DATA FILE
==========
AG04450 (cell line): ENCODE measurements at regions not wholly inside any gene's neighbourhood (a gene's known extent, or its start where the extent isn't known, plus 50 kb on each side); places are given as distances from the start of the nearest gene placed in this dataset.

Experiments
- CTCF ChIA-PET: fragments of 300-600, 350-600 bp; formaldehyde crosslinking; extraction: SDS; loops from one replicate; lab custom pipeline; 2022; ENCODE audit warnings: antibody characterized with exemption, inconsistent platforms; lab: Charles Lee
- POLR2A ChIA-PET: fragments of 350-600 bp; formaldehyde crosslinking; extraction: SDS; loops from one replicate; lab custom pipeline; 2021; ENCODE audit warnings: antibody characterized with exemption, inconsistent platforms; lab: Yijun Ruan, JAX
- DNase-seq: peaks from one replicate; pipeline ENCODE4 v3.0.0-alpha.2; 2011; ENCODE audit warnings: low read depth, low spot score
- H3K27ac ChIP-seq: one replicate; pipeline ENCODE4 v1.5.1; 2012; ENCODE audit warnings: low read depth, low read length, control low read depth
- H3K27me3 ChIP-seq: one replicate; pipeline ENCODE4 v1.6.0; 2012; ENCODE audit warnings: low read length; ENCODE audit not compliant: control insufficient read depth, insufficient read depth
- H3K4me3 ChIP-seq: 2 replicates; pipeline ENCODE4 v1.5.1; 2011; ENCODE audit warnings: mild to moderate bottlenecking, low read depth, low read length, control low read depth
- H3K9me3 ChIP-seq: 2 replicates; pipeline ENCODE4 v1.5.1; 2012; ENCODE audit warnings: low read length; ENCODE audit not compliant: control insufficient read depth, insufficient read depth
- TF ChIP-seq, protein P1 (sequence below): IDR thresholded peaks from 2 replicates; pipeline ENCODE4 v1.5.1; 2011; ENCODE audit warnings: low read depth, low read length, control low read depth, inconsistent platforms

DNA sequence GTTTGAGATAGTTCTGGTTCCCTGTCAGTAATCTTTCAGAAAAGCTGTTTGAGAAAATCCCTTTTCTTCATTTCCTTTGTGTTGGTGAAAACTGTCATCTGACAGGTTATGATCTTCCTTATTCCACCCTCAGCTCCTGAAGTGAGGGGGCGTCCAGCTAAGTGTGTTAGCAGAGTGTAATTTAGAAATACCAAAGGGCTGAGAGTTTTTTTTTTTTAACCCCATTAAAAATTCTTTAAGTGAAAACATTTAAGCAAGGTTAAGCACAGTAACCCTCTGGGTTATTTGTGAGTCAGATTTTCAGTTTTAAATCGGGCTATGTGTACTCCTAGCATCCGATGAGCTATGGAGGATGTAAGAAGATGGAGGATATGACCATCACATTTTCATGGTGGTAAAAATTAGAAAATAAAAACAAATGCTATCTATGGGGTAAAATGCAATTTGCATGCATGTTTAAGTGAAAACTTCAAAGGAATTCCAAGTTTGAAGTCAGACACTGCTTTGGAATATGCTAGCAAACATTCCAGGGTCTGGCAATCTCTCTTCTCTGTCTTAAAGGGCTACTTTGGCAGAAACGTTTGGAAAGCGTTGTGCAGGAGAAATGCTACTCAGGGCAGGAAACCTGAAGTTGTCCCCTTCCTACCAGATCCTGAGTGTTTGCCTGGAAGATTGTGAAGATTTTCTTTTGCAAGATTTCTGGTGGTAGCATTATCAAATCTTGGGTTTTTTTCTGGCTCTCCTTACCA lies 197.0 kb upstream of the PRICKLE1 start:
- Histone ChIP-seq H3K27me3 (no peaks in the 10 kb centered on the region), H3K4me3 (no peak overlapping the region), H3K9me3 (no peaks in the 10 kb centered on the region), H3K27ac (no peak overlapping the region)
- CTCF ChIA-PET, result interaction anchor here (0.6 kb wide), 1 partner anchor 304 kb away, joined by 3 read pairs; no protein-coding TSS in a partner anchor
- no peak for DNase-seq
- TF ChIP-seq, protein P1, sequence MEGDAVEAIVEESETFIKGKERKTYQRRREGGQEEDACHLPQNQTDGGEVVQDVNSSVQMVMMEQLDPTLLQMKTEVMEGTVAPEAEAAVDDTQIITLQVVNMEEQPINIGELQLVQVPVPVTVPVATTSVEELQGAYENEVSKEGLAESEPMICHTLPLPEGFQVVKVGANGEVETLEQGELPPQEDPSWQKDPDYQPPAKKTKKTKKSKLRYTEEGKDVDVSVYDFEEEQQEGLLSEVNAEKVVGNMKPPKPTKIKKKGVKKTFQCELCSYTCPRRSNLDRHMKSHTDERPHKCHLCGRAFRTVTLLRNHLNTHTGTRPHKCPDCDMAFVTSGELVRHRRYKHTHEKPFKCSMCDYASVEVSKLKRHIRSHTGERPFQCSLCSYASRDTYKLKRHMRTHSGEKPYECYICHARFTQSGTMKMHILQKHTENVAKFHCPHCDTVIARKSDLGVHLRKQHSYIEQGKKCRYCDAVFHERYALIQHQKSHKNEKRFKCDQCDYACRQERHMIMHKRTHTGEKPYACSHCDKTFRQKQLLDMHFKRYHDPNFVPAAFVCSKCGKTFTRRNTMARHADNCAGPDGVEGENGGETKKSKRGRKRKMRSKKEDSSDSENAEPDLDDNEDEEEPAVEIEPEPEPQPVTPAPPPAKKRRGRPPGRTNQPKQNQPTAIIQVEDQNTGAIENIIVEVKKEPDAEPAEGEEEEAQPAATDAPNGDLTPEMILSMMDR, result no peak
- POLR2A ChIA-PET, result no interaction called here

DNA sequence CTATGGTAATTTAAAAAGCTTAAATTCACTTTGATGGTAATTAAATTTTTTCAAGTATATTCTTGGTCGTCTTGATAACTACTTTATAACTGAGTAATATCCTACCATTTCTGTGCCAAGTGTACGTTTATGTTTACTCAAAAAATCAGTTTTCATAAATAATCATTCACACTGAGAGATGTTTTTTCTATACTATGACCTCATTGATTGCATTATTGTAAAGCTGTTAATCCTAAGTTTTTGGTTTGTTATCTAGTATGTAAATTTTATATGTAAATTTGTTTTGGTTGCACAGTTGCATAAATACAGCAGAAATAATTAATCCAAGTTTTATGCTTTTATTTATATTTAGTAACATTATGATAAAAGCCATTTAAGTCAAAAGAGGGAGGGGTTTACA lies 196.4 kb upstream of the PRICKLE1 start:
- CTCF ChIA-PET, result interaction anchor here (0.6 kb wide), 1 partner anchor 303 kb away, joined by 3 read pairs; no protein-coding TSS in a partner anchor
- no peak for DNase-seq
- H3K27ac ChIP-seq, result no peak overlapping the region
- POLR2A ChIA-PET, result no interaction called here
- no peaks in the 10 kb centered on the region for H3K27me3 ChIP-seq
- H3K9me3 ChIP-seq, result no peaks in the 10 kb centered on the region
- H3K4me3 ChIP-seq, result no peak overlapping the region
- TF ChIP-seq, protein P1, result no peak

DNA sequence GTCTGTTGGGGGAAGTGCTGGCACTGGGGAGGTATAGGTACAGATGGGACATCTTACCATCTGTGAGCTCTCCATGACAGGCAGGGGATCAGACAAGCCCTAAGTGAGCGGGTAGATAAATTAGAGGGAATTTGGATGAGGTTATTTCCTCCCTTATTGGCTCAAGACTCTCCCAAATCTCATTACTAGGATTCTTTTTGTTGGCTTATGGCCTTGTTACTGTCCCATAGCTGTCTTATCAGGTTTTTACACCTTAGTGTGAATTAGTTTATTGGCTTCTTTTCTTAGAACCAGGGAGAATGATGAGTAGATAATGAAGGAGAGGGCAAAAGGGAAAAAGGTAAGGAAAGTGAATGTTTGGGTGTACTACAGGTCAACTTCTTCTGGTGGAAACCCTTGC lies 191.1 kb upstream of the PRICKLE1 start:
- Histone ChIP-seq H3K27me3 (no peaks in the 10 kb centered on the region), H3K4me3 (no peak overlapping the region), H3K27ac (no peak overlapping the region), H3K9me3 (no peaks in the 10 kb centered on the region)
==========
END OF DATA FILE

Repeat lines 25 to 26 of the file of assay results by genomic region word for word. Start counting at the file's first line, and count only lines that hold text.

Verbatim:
- TF ChIP-seq, protein P1, result no peak

DNA sequence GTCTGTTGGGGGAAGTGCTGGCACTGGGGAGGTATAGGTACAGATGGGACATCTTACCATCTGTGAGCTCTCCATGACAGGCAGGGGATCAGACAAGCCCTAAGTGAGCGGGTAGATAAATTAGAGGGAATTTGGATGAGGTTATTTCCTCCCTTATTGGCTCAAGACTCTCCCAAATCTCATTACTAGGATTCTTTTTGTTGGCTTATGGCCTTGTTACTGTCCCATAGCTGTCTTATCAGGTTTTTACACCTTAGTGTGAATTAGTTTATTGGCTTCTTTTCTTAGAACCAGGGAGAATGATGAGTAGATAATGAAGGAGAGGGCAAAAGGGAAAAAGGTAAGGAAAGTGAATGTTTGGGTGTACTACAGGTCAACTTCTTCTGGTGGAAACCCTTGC lies 191.1 kb upstream of the PRICKLE1 start: